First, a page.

A secret report on Dutch national security that was leaked on Monday has revealed concerns among the authorities about the influence of what it calls a conscious Islamization strategy pursued by Turkish President Recep Tayyip Erdoğan for Dutch people of Turkish descent, noting that it could compromise the security of the Netherlands by giving rise to Salafism/jihadism.
According to the report acquired by Dutch monthly news magazine HP/De Tijd, the National Coordinator for Security and Counterterrorism, a Dutch security body, writes that President Erdogan is implementing a conscious Islamization strategy that is having an influence in the Netherlands.
Erdoğan would give space to Salafist, sometimes jihadist, organizations with ties to Turkish-Dutch institutions, which could affect Dutch security, the service believes.
Salafism is an ultra-conservative movement within Sunni Islam, and a small proportion of its followers – known as jihadi Salafists – believe in violence.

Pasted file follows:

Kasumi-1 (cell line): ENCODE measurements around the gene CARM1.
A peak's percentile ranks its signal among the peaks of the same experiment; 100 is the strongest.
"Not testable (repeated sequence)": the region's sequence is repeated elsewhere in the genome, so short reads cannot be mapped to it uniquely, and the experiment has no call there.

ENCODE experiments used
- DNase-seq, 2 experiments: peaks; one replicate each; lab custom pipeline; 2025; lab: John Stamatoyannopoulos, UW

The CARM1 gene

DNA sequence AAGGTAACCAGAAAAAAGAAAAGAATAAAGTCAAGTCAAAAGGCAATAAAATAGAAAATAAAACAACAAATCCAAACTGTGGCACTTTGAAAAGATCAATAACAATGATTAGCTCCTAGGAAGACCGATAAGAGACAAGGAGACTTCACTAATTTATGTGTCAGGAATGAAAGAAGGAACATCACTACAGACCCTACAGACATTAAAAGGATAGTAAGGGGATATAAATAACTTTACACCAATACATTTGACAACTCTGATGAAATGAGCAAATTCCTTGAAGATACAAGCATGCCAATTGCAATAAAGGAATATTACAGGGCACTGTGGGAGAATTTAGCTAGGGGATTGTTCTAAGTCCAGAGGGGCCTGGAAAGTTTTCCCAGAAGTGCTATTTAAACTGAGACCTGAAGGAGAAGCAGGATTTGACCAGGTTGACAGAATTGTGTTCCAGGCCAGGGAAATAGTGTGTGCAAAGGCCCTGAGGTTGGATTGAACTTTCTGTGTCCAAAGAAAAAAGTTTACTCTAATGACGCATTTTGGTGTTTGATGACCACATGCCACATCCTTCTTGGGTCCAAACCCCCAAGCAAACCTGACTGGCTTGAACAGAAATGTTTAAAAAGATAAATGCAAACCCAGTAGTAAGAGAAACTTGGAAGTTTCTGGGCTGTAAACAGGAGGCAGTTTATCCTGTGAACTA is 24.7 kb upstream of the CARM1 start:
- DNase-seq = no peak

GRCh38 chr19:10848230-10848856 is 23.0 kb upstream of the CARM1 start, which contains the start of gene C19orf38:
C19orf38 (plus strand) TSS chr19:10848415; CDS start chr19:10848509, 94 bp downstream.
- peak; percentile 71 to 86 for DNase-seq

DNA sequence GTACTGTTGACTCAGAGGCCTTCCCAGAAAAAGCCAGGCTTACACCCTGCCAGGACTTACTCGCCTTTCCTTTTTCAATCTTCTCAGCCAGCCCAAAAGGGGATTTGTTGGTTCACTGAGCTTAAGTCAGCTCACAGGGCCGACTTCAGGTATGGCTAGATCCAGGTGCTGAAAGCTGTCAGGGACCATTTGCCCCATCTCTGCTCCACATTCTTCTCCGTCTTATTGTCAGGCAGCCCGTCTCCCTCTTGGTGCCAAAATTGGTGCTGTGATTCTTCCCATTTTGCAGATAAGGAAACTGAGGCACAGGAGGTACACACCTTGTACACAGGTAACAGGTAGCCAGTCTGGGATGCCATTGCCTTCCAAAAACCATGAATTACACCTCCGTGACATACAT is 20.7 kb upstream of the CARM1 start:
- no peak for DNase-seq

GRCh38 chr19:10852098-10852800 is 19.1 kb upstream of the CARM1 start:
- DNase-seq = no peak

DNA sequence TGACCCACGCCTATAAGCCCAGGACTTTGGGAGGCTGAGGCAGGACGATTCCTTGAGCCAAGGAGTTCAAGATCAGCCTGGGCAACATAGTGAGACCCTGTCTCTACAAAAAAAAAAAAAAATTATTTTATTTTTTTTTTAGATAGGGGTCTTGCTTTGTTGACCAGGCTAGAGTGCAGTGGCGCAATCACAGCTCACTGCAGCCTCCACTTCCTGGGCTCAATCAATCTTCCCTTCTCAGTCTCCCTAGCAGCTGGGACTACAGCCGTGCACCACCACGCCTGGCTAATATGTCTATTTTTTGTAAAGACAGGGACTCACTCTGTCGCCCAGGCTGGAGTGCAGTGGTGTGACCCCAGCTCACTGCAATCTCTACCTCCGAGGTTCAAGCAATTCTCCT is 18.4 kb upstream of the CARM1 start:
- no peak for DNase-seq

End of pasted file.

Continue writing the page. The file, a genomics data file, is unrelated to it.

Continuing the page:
According to the Dutch media, the leaked document points to a possible link between the “anti-Western rhetoric” of the Turkish president and the terrorist attack on a tram in the city of Utrecht in the Netherlands in 2019 that killed four people. A day before the attack in Utrecht, Erdoğan had spoken about attacks on mosques in Christchurch, New Zealand, placing it “in a context of war between Muslims and Christians,” HP cited the document as saying.
The report, titled “The development of Salafism among Turks – the influence in the Netherlands,” was analytically incomplete and had not been signed off with other security services and ministries, NCTV said in reaction to the leak.
The document states that the Turkish community is “vulnerable to influence from Turkey.” The connections with Turkey are strong, and many Turkish Dutch vote for Erdoğan in elections back home. They are also associated with foundations that are in contact with the Turkish government.
Turkey’s pugnacious leader has traded barbs with European politicians on many occasions over their handling of Islamist threats, most recently with French President Emmanuel Macron.
“What problem does this person called Macron have with Muslims and Islam? Macron needs mental treatment,” Erdoğan said over France’s crackdown on various NGOs the country said fostered radicalization.